Were my own reproductive choices shaped by feminism? Absolutely. While children were always part of the plan, they were not the whole plan. Feminism gave me a strong sense of my own worth and possibilities as a woman, beyond my ability to have children. I wanted to be a mother -- but it was not the only thing I wanted for myself, or the one thing that my identity and self-worth hinged upon. I strongly believe that I am more than my uterus, more than my ability to reproduce -- and while it hurt like hell not to be able to have the family I wanted -- the family I, like so many women, took for granted would be mine someday -- I think that, whatever success I have had in carving out a childless/free life for myself, post-loss & post-infertility treatment, is because of the sense of other possibilities for my life that feminism gave to me.
Even pre-loss & infertility, it used to bother me when people would bug us about when we were going to have kids -- partly because I'm a private person, & felt that how, when, why and whether dh & I decided to have children was strictly a matter between the two of us -- but also because that's ALL some people ever seemed interested in -- like that was my only value/interest to them & to society. I work, I keep house, I volunteer, I stay in touch with my extended family, I belong to several online communities. I'm a wife, a bereaved mother, a daughter, sister, niece & cousin, friend, facilitator, writer, employee/co-worker... You can talk to me about my job, my volunteer work, the books I've read lately, current events, my hobbies, the latest movies, my last vacation. But at family gatherings & other social events, it seems like all anyone wants to talk about is kids -- and because I have no kids, I am often shut out of the conversation.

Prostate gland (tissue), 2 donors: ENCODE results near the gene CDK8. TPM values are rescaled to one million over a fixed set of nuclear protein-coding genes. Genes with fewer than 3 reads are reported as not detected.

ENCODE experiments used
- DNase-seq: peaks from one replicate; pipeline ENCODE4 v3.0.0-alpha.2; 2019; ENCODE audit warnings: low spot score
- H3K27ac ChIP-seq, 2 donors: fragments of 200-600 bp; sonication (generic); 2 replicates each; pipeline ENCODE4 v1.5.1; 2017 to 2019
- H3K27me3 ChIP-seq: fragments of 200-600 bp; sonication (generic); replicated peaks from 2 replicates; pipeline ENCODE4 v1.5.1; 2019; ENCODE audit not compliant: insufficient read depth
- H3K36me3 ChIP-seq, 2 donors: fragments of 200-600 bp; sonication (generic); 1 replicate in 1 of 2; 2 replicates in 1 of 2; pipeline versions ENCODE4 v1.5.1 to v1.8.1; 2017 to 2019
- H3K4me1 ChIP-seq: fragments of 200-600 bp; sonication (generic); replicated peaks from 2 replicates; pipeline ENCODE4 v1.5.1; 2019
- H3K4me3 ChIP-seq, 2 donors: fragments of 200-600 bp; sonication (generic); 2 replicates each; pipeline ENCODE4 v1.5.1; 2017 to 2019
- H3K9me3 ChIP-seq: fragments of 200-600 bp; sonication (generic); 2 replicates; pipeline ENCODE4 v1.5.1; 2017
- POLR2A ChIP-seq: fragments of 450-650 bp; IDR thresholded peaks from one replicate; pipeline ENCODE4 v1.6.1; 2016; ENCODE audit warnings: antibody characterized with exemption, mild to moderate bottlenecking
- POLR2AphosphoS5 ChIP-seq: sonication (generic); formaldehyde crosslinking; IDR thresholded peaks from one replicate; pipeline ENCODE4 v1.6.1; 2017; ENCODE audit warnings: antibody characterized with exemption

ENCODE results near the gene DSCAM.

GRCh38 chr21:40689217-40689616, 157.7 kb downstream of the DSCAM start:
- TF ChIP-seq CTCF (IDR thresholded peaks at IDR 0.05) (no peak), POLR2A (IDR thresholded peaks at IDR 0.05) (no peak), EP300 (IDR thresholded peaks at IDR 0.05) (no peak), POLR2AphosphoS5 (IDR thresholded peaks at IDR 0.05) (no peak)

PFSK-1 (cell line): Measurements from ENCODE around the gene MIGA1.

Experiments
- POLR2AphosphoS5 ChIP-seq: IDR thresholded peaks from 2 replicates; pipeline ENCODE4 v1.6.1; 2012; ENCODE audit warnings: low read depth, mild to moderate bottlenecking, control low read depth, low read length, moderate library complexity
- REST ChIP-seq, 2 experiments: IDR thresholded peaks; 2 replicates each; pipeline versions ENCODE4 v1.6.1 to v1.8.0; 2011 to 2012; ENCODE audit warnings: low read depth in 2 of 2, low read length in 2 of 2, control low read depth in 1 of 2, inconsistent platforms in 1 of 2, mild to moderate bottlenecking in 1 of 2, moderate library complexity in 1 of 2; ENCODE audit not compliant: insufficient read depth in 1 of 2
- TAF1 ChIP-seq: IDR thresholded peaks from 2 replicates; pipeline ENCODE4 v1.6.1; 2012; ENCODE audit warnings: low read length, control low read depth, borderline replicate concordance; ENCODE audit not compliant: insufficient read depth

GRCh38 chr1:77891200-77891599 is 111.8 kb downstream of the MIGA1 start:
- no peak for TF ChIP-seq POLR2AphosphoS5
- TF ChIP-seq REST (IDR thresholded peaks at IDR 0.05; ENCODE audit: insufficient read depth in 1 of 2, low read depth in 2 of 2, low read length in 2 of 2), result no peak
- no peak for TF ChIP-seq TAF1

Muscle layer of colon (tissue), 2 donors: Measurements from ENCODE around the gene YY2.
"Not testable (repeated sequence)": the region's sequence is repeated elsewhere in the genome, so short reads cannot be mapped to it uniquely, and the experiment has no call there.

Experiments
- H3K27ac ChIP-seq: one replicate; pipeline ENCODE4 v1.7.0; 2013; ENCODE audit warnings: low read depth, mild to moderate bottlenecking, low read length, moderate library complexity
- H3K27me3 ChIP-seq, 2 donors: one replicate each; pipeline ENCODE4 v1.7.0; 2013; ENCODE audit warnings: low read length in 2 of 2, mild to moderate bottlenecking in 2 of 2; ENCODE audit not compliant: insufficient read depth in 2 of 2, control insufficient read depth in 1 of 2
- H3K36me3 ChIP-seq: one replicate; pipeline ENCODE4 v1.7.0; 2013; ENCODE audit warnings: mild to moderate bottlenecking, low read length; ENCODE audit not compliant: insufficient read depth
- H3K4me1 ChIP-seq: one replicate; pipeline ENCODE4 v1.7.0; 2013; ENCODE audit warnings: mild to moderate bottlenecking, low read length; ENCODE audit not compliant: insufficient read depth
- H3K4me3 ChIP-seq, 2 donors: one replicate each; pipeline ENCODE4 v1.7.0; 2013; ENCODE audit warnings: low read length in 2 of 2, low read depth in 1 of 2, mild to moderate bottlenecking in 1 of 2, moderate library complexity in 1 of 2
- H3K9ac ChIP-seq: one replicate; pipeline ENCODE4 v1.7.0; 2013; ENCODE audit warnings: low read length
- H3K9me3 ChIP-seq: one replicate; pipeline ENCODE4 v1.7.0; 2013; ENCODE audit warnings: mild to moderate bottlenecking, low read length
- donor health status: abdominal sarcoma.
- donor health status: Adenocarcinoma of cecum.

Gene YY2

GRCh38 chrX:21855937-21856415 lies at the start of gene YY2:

There is "feminism" in the book, after a fact -- but the "classic" feminists, such as Offred's mother (whom I imagined marching & waving signs with Gloria Steinem in the 1960s), with their vision of choice and freedom for women -- are too much of a threat to survive in the new regime. They are deported to the colonies, slave labour and certain death. The "feminism" of the Aunts & the Marthas, a hierarchical society of women ruling other women (with men ruling over all of them in the end), is not the feminism I grew up with and still believe in. Its most convenient aspects have been adopted, twisted and perverted to support the ruling regime.